Financially we were close to ready and found the perfect (we thought) RV: Miss Zanzibar, buying her in 2010, using our next 2 years to get her ready and ourselves accustomed to life in a diesel pusher motor home. Memorial Day, 2012, we took off in Miss Zanzibar, sharing our experiences in this blog. We’d planned to travel through all the contiguous states within the next 4 years. We missed a couple on the East coast and decided it wasn’t worth the terrible weather (tornadoes, floods, high winds) to see the plain states (Kansas, Nebraska, Iowa…). In 2014 we admitted that there were problems with Miss Zanzibar that couldn’t be solved (the slides didn’t fit in their openings well) that created constant struggles with using our slides. So we found Miss Journey, purchasing her in December 2014. Overall, she’s been a dream; to drive, to live in, to keep maintained.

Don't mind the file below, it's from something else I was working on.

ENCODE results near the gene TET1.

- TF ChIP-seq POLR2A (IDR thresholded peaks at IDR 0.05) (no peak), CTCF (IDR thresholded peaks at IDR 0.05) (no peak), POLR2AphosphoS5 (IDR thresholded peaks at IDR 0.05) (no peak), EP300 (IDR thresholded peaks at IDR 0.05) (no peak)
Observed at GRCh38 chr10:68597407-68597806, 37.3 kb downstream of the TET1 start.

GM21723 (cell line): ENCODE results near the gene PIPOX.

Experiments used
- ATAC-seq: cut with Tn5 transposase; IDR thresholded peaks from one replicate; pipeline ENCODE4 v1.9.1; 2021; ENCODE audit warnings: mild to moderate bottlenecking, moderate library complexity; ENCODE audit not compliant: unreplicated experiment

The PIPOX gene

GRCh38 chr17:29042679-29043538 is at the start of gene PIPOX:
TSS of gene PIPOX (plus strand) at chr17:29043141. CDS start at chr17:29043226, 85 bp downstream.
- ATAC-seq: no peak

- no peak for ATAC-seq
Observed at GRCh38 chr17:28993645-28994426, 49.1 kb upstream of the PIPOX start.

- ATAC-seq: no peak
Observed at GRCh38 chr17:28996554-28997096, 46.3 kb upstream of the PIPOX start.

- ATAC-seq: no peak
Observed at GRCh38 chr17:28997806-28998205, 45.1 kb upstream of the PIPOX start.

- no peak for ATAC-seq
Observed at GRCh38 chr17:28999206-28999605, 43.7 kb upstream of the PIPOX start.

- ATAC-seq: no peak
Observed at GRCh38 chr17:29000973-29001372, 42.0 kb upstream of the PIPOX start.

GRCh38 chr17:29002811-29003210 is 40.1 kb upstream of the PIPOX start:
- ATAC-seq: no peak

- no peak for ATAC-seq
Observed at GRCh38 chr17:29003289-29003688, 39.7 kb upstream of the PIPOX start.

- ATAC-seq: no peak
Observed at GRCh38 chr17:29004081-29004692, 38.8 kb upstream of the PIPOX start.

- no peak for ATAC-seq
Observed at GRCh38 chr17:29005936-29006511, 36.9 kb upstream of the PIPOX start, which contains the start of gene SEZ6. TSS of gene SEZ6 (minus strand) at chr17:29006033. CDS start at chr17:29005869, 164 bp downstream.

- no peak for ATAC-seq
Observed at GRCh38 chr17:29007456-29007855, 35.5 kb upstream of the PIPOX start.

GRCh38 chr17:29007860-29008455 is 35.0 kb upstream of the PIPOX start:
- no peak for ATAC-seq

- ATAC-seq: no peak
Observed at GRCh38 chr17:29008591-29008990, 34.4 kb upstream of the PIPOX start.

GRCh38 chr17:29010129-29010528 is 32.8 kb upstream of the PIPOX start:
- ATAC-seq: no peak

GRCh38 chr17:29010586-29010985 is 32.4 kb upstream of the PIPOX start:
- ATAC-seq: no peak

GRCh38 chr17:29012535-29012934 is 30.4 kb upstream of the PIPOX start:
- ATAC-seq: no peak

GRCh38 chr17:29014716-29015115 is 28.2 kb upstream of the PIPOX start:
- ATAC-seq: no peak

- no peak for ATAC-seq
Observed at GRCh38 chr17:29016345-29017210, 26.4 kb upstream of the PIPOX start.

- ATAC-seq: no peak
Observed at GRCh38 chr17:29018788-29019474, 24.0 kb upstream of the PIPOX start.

A couple years ago we figured it would work well to shift from RV travel to other forms of travel in 2020. We would use a car, plane, ship or train to explore places we didn’t get to in the USA as well as far away countries. As the months went by we found ourselves seriously considering making this shift sooner. John’s mom is 93, so any time we could get the call to be at her side. Getting our RV into storage or driving her for a great many miles swiftly would be hard. Meanwhile, our grandchildren will be 7 and 11 this summer. We don’t have many more years before they’ll be teenagers and wanting to spend time with their friends instead of Grandma and Grandpa. We’ve been on the West coast a good deal now, so there’s more often the feeling of “been there, done that”. Added to these is the reality that you don’t really escape the very cold/hot weather in an RV. You try, but it can catch you just the same. When you’re in a home, it’s so well insulated you hardly notice the weather outside and can control how much you are in that weather when you’re retired. Living in an RV you feel the effects of weather far more. The RV holds outside temperature more like a car than a house: they’re not so well insulated. When it’s 95 degrees and above (as it was for 3 weeks in Mesa, AZ), the RV’s heat pumps/air conditioners struggle, getting lucky if they can cool you by 10 degrees. When it’s below freezing you need to bring in your water filter and unhook your water line. We don’t heat during the night because it’s loud, so we burrow under covers and dread getting out in the morning. It takes a good while to warm up then and because our power is limited often to 30 amps (compared to 200+ amps in a home), so often we need to turn off our heaters while cooking breakfast, to stay within our amperage. Brrr. Lastly, our Miss Journey is 5 years old this year. Recommendations are to buy an RV that’s from 2-5 years old; old enough to lessen the depreciation loss and new enough so you’ll have many years of enjoyment before appliances and the like break down.